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Trying to Build the Business Case for RFID?
Take a lesson from former New York mayor Rudolph Giuliani.
Feb 28, 2005—In 1992, the year before Rudolph Giuliani was elected mayor of New York, there were 203,311 violent crimes in the city, including 2,397 murders and 108,154 robberies. By 2000, violent crime was down 39 percent. Murders fell by 60 percent, robberies dropped by 63 percent, and the FBI declared New York the safest large city in the United States.
How did Giuliani achieve this turnaround when, for decades, crime in New York had seemed intractable? He didn’t spend hundreds of millions of dollars to put armies of police on the streets. He started by focusing on much smaller problems—vagrancy, car theft, small-time drug dealing and so on. By tackling many of the small things that contributed to lawlessness, he was able to have a major impact on violent crime.
The concept is deceptively simple: Solve lots of small problems—such as administrative errors, internal theft and put-away errors—and they add up to a big benefit. But the key to its success is to work within what RFID Journal calls a “benefits stack” and focus on the issues that contribute to one macro-level problem. That way, the small savings realized with each RFID application can multiply.
Our featured story this week, “The Road to ROI,” explains the 10 steps companies need to take to build a bottom-up business case based on the benefits stack concept. This approach can work whether your company is deploying RFID to meet a tagging requirement, preparing for the day when it will be required to meet a mandate or just looking for a way to achieve new efficiencies.
It won’t be easy. You have to deal with the physics of reading tags on cases and pallets in your warehouses. You also have to collect, analyze and use RFID data, change business processes and get people whose jobs will be affected to embrace new ways of doing things. But it is doable and it will deliver results. That's because RFID allows you to eliminate inefficiencies that otherwise would be too costly to tackle.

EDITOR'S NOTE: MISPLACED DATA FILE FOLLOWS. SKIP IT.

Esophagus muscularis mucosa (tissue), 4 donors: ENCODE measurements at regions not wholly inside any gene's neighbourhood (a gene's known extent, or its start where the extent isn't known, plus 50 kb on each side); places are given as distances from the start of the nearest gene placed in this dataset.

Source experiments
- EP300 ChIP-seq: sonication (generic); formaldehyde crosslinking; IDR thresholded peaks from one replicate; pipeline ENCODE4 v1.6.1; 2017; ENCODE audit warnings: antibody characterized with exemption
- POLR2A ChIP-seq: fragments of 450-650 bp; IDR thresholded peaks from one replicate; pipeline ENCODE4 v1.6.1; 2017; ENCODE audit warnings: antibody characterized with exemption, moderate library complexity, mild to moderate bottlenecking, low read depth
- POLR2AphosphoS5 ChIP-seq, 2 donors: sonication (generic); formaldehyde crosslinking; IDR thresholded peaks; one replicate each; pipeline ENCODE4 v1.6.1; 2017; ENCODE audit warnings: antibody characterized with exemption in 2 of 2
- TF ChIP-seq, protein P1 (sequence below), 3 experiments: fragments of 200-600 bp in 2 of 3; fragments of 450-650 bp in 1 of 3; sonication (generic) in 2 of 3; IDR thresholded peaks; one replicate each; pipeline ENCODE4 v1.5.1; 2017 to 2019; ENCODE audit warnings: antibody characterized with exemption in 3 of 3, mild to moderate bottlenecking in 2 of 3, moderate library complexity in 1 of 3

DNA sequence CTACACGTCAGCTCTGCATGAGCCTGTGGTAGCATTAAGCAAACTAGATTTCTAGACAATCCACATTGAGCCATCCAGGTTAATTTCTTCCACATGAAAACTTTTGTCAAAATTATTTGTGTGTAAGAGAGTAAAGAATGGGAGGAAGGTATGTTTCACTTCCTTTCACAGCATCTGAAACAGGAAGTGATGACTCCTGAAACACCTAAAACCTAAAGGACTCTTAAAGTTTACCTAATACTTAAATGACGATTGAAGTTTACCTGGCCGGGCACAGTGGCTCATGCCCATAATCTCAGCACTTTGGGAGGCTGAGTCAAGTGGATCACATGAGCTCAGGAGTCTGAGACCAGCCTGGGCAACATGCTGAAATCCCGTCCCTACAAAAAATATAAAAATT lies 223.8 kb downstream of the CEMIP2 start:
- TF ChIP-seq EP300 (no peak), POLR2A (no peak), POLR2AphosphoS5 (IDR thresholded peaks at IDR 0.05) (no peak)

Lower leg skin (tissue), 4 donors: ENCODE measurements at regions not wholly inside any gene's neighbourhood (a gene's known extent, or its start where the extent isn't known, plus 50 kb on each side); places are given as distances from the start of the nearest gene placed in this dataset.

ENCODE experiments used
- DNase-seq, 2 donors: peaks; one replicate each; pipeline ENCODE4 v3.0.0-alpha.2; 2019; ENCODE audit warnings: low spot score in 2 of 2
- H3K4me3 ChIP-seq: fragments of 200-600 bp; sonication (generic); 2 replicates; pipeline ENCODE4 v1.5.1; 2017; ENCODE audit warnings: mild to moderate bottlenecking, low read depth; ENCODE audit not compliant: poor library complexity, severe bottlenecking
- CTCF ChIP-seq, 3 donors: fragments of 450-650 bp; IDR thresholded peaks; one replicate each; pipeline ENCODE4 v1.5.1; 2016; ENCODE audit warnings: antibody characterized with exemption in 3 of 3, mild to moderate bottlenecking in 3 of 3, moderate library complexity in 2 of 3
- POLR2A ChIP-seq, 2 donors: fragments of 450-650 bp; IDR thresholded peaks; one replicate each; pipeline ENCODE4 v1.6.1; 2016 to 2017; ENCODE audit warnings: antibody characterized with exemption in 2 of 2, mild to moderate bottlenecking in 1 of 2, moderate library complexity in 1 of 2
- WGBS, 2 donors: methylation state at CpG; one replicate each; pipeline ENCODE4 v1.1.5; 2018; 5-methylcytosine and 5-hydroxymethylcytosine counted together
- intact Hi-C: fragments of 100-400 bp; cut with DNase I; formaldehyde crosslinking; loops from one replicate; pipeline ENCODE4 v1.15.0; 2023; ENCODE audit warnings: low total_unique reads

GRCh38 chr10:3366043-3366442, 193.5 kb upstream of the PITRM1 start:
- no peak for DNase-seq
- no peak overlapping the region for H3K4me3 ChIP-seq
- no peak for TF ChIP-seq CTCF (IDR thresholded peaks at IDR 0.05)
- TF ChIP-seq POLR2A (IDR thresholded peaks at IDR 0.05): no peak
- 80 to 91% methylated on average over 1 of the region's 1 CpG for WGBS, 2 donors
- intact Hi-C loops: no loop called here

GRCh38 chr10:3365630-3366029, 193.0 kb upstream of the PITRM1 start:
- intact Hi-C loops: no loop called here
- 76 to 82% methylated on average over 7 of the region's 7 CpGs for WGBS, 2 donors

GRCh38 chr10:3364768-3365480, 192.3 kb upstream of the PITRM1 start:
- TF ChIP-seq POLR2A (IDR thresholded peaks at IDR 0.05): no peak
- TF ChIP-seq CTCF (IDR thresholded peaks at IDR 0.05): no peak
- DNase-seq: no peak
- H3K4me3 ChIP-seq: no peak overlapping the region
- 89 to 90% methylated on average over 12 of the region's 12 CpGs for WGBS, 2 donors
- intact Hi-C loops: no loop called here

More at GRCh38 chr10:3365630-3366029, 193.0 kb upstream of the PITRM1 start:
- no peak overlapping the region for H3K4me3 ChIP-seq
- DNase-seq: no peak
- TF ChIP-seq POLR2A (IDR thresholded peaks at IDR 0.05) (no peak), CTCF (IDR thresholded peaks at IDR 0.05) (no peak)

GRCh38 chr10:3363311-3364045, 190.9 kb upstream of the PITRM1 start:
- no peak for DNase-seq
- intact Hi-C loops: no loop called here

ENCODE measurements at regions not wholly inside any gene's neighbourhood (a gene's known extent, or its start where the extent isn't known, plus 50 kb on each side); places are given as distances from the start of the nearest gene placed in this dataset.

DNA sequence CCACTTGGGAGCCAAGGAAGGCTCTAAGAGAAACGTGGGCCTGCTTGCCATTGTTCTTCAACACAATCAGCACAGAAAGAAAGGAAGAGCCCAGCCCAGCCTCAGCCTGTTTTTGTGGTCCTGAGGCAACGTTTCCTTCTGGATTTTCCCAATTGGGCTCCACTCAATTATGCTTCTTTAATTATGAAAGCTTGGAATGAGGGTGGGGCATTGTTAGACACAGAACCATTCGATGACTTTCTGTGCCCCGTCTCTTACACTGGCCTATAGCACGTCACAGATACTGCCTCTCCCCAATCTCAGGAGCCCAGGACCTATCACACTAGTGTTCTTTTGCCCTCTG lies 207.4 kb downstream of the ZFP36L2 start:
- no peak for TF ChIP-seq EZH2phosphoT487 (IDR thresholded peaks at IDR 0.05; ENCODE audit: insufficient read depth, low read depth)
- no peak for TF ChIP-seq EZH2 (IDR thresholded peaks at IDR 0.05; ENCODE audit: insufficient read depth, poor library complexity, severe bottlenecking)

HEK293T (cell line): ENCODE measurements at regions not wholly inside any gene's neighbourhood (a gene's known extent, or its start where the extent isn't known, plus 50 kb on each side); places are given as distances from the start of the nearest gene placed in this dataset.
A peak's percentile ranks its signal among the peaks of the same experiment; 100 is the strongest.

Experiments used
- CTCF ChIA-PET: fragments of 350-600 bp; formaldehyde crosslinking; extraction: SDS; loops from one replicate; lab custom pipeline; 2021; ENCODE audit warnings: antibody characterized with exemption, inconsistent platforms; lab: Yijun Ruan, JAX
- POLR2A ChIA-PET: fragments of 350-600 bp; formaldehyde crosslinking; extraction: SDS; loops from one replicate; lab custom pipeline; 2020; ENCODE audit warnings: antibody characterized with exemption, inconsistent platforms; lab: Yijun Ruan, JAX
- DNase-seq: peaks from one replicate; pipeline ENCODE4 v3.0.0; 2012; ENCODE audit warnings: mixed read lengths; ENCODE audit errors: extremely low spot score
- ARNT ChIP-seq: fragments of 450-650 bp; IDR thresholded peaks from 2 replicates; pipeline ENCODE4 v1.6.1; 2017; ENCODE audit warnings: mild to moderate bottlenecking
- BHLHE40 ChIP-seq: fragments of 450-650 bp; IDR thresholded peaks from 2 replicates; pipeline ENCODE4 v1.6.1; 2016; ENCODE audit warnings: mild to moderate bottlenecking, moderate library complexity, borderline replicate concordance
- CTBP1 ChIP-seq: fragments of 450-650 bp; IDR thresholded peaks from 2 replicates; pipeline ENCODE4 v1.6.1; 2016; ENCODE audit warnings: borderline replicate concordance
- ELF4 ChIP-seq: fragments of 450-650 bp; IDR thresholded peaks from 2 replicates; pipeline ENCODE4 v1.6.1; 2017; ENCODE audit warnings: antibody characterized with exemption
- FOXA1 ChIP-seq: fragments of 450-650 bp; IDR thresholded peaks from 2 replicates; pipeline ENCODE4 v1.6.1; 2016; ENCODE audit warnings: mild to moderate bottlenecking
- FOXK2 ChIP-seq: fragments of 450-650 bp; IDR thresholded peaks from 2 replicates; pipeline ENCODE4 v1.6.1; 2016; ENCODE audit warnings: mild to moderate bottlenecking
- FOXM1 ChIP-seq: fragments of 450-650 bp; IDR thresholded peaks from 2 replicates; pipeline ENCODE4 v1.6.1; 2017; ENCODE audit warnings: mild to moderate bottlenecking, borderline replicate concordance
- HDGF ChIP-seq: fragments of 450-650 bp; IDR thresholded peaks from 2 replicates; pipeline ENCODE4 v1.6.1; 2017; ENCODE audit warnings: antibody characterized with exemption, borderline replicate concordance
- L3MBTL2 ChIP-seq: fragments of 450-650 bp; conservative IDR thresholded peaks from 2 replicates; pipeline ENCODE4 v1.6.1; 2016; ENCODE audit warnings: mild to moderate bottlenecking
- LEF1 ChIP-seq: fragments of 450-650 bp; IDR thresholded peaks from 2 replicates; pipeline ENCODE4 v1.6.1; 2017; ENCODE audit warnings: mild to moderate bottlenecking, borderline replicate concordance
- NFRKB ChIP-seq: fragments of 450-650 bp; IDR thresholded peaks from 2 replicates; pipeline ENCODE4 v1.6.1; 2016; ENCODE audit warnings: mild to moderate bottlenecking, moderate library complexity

Here's an example. One contribution to excess inventory is errors involved with receiving goods into inventory. Companies could reduce receiving errors by scanning every bar code on every case arriving at a distribution center or warehouse, but the cost would be more than the benefit of having more accurate inventory numbers. But companies could use RFID to go after the problem, because once the infrastructure is in, there is no incremental cost for each tag read. Yes, you have to pay for the tags, but you can work with your packaging and raw material suppliers to put tags on shipments to your facility and distribute the costs—and benefits—across the supply chain.
Reducing receiving errors won't deliver a return on investment, but when the same infrastructure can be used to reduce internal theft, cargo transfer errors, cycle counts, labor costs and paperwork, companies can get a return on their investment.
I know, I hear it all the time: Reducing inventory, slashing out-of-stocks or increasing supply chain efficiency by deploying RFID—and getting an ROI—is a pipedream. Maybe. But it’s no bigger a challenge than cleaning up the Big Apple. As Giuliani said: “When you confront a problem, you begin to solve it.”
Mark Roberti is the founder and editor of RFID Journal. If you would like to comment on this article, click on the link below.
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